Appearances can be deceiving. Capitalizing on this notion, early-19th-century cabinet makers in Great Britain developed techniques that allowed them to paint wooden furniture to look like bamboo. The method was simple. In fact, you can do it yourself! Here's how.
Before: Plain and Plastic
An inexpensive plastic cafe chair has a hard, flat seat, and an unassuming appearance.
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With just a few touches of paint (manufactured to resemble bamboo), the chair becomes a sophisticated accent piece. The hard seat was also upholstered.
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On small pieces, such as a diminutive table or a picture frame, paint fine lines so the bamboo joints match the scale of the object. On larger furniture, use wider lines to suggest more prominent joints.
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If a rusty old headboard needs a new coat of paint. Why not change its very nature? Use faux bamboo to play up the piece's rungs and shapely curves.
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When painted, a metal garden table can come indoors as a stately faux-bamboo end table. To soften the appearance of the bolts holding the legs together, strips of wood veneer were added underneath them.
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An antique marble-topped metal washstand is renewed as a bedroom table. Its legs, crosspieces, and bottom shelf's edges now resemble bamboo.
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Readily available frames are the starting point for this triptych. Paint half-round molding to resemble bamboo, then glue it in place to trim. Attach frames to one another with hinges.
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First prepare the surface of your piece. Sand it lightly with medium-fine-grit paper. Depending on material, apply oil-based wood primer, or acrylic-based primer (for plastic). Let dry. Sand and repeat. Coat entire piece with oil or latex pale-yellow paint (oil is a bit more durable; latex cleans up easily with soap and water); let dry. Sand with fine-grit sandpaper, apply second coat, and let dry.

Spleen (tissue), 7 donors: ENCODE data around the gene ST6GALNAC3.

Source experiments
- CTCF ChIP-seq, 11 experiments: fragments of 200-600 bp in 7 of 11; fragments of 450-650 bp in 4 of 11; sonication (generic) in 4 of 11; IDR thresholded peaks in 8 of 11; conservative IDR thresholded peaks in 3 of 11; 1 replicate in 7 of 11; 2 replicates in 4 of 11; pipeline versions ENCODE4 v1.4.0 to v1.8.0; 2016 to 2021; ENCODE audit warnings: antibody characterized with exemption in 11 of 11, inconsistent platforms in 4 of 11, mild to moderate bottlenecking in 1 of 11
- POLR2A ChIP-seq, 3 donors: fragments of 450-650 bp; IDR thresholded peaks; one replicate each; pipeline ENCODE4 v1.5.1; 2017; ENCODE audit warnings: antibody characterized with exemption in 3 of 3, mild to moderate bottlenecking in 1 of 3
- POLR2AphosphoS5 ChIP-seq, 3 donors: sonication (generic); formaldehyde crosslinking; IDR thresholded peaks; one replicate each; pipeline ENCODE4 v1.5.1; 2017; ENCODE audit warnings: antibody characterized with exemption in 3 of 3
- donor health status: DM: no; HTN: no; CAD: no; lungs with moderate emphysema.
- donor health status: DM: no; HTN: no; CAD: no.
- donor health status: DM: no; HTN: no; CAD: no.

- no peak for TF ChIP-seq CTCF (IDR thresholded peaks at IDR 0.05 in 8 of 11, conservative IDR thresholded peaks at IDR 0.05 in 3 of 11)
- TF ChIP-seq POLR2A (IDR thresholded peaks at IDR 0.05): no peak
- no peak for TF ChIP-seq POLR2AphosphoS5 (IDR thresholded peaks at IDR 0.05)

Use a metal ruler and a pencil to mark placement of bamboo joints.
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In a small container, mix 1/4 cup each of oil-based glazing liquid and mineral spirits. Using the 1 1/2-inch brush, lightly apply this mixture to cover an area extending above and below pencil marks by 1 or 2 inches.
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Squeeze nickel-sized amount of raw umber and burnt umber onto palette. Drizzle about 1 teaspoon glazing mixture on top of paints; use liner brush to mix small amounts of paint together until it is preferred shade of brown, adjusting to fit your decor. The finer you want the stripe to be, the thinner the consistency should be. To paint a joint, use liner brush to apply a thin stripe at one pencil mark.
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While stripe is still wet, lightly sweep back and forth over it with the softening brush to blend paint with glaze. Repeat, varying joints in width and density. Let dry overnight; store leftover glazing mixture in an airtight container.
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Squeeze nickel-sized amounts of raw umber and raw sienna onto a palette. Drizzle about 1 teaspoon glazing mixture over them; mix with 1/2-inch paintbrush to thin paint and create a mixture resembling the bamboo's yellow and brown streaks. Use the same brush to paint between a pair of joints, getting as close to them as possible.
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Drag 1/2-inch brush in one motion through wet paint again to create striations. Repeat with remaining pairs of joints. Let dry overnight. To finish, apply two or three coats of polyurethane, following manufacturer's instructions.
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